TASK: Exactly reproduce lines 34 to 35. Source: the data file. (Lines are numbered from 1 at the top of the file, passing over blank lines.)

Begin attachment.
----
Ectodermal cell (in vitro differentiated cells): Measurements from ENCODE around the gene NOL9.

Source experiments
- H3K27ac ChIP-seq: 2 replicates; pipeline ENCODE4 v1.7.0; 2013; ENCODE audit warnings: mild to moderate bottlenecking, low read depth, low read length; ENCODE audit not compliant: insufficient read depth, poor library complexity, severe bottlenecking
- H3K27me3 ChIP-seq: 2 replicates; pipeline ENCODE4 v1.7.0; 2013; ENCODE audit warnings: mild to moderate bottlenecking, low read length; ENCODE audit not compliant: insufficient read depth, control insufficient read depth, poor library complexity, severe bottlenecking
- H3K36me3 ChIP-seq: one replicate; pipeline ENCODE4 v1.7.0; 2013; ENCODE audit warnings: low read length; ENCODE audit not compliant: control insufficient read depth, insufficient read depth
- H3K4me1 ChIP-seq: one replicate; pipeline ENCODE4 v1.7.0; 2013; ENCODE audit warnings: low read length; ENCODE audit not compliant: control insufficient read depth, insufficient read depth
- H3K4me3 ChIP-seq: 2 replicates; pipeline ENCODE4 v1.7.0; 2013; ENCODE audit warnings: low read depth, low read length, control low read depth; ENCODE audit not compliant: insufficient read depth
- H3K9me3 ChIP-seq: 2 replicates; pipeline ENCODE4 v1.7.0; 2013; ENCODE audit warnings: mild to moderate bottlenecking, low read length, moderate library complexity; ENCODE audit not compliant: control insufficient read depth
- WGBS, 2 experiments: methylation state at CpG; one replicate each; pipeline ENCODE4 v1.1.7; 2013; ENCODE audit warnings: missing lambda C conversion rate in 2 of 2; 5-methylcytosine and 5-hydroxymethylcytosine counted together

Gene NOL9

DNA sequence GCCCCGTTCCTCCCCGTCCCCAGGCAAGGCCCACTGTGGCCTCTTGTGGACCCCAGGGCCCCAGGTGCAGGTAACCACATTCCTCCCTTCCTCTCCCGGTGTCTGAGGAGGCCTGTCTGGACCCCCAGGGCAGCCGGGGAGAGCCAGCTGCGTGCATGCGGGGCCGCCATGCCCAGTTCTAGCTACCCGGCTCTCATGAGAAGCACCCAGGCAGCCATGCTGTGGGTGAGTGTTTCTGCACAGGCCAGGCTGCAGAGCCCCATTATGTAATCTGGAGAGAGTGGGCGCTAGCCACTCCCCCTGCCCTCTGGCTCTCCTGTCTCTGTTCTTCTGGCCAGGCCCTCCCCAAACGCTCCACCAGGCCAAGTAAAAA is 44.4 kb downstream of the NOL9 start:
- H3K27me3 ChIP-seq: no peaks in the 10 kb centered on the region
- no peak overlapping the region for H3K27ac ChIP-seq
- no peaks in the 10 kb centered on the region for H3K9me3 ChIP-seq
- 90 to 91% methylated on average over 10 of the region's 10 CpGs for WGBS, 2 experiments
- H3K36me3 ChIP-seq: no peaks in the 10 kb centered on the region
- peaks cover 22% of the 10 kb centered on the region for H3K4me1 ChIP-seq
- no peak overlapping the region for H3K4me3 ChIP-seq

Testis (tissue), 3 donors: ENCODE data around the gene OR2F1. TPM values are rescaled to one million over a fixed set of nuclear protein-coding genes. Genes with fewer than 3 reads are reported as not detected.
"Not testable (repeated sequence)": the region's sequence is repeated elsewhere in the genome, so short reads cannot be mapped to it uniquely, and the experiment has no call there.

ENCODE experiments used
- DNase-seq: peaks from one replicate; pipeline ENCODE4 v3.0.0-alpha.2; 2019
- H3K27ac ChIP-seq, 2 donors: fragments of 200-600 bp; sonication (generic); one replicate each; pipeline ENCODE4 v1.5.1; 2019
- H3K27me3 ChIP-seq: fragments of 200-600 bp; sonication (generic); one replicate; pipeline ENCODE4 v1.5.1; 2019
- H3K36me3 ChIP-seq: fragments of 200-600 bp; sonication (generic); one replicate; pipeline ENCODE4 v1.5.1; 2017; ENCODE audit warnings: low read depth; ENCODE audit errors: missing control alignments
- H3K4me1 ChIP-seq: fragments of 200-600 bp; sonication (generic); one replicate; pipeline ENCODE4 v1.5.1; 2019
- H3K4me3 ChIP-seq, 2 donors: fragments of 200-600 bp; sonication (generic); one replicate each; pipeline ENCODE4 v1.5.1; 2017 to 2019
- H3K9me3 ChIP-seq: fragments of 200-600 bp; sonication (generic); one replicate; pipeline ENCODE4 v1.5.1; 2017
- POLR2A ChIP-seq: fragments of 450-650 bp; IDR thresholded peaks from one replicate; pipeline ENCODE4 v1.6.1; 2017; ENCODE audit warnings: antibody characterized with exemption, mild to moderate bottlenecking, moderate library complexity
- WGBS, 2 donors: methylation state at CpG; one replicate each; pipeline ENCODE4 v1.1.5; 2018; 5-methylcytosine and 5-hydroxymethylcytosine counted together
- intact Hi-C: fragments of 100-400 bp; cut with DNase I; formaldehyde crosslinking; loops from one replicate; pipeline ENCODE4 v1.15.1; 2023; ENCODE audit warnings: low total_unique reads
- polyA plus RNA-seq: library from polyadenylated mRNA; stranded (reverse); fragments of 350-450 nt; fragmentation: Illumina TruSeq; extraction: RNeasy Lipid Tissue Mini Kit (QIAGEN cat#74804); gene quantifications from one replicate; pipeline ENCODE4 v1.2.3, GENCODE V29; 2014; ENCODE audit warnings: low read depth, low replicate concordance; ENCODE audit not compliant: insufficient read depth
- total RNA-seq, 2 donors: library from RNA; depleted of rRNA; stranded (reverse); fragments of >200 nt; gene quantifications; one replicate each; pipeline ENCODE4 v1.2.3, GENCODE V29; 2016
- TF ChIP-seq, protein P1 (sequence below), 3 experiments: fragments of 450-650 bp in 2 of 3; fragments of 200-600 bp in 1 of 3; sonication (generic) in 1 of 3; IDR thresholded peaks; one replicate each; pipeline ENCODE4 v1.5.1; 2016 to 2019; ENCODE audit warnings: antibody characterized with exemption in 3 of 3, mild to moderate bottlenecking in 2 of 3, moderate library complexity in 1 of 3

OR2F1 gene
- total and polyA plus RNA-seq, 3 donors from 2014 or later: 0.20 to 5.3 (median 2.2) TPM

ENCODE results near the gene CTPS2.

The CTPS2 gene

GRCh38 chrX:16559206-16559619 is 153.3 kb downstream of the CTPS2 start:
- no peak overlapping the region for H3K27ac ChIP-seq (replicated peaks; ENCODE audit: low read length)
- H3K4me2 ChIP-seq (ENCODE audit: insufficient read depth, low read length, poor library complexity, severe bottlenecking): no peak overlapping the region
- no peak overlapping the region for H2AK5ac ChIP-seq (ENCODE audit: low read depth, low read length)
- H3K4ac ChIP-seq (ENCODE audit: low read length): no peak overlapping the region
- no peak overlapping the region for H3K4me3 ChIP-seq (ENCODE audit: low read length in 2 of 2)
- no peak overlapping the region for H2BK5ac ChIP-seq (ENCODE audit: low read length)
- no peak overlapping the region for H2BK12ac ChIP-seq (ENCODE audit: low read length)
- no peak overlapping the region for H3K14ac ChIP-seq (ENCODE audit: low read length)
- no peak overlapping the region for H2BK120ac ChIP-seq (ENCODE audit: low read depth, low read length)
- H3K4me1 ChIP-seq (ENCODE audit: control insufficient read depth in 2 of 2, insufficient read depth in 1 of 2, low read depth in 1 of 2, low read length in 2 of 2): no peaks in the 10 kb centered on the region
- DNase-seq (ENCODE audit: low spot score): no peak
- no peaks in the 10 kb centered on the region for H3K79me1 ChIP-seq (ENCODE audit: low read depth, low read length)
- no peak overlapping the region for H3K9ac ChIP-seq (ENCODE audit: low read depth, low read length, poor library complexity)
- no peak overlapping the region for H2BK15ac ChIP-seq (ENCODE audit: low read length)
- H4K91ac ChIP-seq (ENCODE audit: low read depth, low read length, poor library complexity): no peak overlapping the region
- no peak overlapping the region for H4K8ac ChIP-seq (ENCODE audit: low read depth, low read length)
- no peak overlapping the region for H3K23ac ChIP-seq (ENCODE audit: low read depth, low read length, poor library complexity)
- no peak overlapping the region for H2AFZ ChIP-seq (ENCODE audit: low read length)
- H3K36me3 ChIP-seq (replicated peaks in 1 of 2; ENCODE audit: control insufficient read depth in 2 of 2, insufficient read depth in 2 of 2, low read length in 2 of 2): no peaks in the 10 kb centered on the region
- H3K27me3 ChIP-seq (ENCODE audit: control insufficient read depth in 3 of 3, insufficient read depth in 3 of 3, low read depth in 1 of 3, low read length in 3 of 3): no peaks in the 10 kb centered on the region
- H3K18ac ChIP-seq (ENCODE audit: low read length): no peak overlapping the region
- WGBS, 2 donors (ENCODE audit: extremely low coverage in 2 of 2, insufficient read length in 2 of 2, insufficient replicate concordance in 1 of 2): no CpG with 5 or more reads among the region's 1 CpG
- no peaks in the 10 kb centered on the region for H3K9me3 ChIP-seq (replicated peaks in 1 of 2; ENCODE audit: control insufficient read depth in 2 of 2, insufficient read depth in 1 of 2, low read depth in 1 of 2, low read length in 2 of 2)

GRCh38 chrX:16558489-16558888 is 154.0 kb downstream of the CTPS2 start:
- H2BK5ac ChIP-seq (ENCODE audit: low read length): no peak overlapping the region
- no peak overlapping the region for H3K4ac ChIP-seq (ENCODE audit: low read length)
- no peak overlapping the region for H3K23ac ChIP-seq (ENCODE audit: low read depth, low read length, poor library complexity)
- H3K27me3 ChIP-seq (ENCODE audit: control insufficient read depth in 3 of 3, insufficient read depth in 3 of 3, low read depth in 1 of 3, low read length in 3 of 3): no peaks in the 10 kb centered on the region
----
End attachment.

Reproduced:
- TF ChIP-seq, protein P1 (sequence below), 3 experiments: fragments of 450-650 bp in 2 of 3; fragments of 200-600 bp in 1 of 3; sonication (generic) in 1 of 3; IDR thresholded peaks; one replicate each; pipeline ENCODE4 v1.5.1; 2016 to 2019; ENCODE audit warnings: antibody characterized with exemption in 3 of 3, mild to moderate bottlenecking in 2 of 3, moderate library complexity in 1 of 3

OR2F1 gene